Economic Analysis: Fun not fear should rule, despite this market rollercoaster

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Going to the cinema tonight, or nipping out for a meal? Well, here’s something to cheer you up in a cold winter week: the cost of having fun, in the UK at least, is actually cheaper than it was five years ago.

Financial analysis firm World Economics began charting its Cost of Fun price index, a broad basket of goods ranging from iPads to short-haul flights, restaurants, theme parks, golf clubs, cinemas and goods, at the beginning of 2011, with a starting score of 100. 

The company has averaged out the cost of all recreational activities across a host of countries to tell us that the UK’s “fun gauge” now stands at 99.62, against a global rise in the index of 10% over the same period. 

Compare that with Russia, where sanctions and a tumbling oil price have killed the rouble and sent the index up 60%. Brazil’s sliding currency tells the same story of spiralling costs but on the flipside of the coin the dollar is king; the greenback’s increased strength means leisure times are some 16% cheaper than in 2011 in the US. 

The fluctuations in currency markets have a big bearing on this “fun” benchmark, as we can see, but why bring it up? In a week that sees inflation reach a “high” of 0.3% and wage growth far above that at 1.9%, it’s a way of pointing out that we’re not exactly on our uppers, despite the almost unremitting doom talk in financial markets since the turn of the year.

“The word on Armageddon clearly hasn’t reached UK consumers, who haven’t been shy about spending.”

Russell Lynch

Some people — I’ve heard them myself — talk about a “looming global recession” as if it was a fact, while ignoring the detail that the world economy is still expected to see growth well in excess of 3% this year.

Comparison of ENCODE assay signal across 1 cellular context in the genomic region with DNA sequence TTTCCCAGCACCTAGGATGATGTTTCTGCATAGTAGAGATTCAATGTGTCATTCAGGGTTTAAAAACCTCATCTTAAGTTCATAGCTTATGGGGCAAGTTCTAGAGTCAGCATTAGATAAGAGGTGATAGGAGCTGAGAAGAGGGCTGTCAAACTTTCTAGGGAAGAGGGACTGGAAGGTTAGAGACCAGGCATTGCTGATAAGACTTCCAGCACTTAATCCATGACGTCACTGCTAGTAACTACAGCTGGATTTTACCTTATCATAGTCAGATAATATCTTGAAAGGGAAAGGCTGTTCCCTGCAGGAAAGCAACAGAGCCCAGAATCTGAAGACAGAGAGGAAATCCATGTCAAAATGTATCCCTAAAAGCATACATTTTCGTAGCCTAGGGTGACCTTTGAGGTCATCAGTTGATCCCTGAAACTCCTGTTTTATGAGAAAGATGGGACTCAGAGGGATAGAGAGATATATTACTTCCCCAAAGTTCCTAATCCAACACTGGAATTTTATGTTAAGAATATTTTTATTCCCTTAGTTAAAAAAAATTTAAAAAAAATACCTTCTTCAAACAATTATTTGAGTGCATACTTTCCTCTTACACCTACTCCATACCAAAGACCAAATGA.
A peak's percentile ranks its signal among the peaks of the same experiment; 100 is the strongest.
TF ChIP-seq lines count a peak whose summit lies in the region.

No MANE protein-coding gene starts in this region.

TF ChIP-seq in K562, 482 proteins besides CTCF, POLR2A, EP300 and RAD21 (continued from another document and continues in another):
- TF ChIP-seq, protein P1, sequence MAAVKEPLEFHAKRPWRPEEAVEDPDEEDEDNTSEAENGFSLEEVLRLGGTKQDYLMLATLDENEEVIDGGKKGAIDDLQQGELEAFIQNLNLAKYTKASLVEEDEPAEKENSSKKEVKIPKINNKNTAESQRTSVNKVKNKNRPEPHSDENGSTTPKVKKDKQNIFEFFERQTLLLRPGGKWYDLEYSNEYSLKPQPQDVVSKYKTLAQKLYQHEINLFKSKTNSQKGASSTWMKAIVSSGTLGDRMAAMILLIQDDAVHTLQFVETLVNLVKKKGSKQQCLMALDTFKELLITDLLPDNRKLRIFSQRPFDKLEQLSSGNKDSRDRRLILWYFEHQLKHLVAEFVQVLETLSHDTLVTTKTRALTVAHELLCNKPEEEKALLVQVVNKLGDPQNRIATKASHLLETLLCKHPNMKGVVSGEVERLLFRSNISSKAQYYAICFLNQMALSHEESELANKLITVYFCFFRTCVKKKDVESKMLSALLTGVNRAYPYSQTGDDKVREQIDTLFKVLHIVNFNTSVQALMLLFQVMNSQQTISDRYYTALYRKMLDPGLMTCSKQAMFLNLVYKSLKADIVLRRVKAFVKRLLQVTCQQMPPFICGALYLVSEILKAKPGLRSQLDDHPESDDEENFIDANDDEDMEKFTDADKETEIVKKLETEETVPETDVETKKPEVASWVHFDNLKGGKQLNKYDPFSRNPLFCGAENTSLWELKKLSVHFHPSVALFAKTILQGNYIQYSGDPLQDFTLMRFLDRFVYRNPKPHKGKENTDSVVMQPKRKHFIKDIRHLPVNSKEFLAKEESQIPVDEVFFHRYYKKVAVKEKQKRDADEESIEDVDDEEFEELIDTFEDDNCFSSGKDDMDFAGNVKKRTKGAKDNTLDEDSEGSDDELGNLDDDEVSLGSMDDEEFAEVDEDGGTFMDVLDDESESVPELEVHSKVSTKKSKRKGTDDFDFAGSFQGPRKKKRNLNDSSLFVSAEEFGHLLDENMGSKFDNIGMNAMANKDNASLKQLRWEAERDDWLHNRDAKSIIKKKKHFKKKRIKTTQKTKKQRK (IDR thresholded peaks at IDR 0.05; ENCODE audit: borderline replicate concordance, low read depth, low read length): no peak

And the word on Armageddon clearly hasn’t reached UK consumers, who haven’t been shy about spending the continuing dividend from low inflation. The latest retail figures show that UK consumers splashed out a huge £44.8 billion in the five weeks before Christmas, and that the amount of stuff bought in the retail industry has grown year on year for 32 months running. 

It may well be that UK spenders find themselves in the classic role of being the last to panic because they don’t realise the gravity of the crisis facing them. It’s more likely that they may just be shrugging and playing the quite nice hand that they’ve been dealt. I didn’t see any of them huddled in Bromley high street last weekend, anxiously discussing the potential impact of negative interest rates on bank profitability in concerned tones and sloping off home instead. 

Admittedly, things aren’t quite as sweet as they were last summer, when real wages were growing at 3%. But the supermarkets are still slugging it out, every energy company in the country has now cut prices and petrol is still around the £1-a-litre mark.

That means a drawn-out spell in the sunshine for consumers, even though that low inflation could well hinder the Chancellor’s tax revenues.  

Traders have themselves in a funk about the economy to the extent that a first rate hike isn’t being priced in until the end of 2018; it’s a shame that they don’t listen to Governor Mark Carney any more because he was trying to tell them there was “not quite enough tightening in that market path”. 

Rates will go up — maybe in November, maybe next February — but the results are unlikely to be catastrophic. 

A note from Goldman Sachs entitled “we have nothing to fear but fear itself” encapsulates the point; it labels systemic risks from oil, China and negative interest rates as “very unlikely”, points out that banks are better capitalised and emphasises that the US is “far from recession”. 

So let’s have fun while it lasts. Talking ourselves into a recession on the other hand? Well, that wouldn’t be funny.

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February 19, 2016 |
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